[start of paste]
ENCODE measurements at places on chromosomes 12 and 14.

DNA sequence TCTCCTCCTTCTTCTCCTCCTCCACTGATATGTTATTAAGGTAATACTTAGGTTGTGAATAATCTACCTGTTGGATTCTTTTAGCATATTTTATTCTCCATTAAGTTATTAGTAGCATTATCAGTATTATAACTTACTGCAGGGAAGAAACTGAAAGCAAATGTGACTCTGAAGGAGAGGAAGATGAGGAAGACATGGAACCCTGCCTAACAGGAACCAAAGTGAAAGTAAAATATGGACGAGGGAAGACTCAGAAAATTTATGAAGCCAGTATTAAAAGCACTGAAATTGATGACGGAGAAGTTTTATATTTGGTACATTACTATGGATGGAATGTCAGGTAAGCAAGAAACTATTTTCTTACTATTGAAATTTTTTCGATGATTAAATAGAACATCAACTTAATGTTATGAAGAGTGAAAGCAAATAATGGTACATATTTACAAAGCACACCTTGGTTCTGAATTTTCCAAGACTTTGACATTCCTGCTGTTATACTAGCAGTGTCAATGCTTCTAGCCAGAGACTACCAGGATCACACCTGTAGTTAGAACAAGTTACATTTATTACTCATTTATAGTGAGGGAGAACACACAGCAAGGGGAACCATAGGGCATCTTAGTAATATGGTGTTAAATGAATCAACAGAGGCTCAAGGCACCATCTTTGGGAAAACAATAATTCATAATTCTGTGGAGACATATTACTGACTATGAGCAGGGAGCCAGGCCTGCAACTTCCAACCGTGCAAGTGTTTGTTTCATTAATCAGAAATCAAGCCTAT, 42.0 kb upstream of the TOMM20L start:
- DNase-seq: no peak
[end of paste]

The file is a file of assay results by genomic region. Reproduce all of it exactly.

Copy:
ENCODE measurements at places on chromosomes 12 and 14.

DNA sequence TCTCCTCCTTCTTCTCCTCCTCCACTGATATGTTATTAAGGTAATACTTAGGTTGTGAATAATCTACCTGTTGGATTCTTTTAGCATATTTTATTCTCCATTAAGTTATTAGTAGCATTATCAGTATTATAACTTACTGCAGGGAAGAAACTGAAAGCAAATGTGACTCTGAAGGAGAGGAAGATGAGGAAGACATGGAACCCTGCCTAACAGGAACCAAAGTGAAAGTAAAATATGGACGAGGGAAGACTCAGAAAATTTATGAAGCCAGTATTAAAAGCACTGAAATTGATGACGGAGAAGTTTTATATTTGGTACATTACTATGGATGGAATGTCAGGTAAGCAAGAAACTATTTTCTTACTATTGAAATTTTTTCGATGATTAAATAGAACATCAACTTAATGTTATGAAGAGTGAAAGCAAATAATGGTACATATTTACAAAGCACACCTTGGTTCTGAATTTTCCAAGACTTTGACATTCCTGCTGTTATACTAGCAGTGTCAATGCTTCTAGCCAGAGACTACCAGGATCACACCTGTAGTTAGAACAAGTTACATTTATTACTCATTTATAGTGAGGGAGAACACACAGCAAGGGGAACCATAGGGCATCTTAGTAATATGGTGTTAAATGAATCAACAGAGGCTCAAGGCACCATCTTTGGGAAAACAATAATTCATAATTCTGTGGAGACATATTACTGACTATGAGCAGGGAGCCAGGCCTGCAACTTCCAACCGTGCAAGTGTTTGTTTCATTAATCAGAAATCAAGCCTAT, 42.0 kb upstream of the TOMM20L start:
- DNase-seq: no peak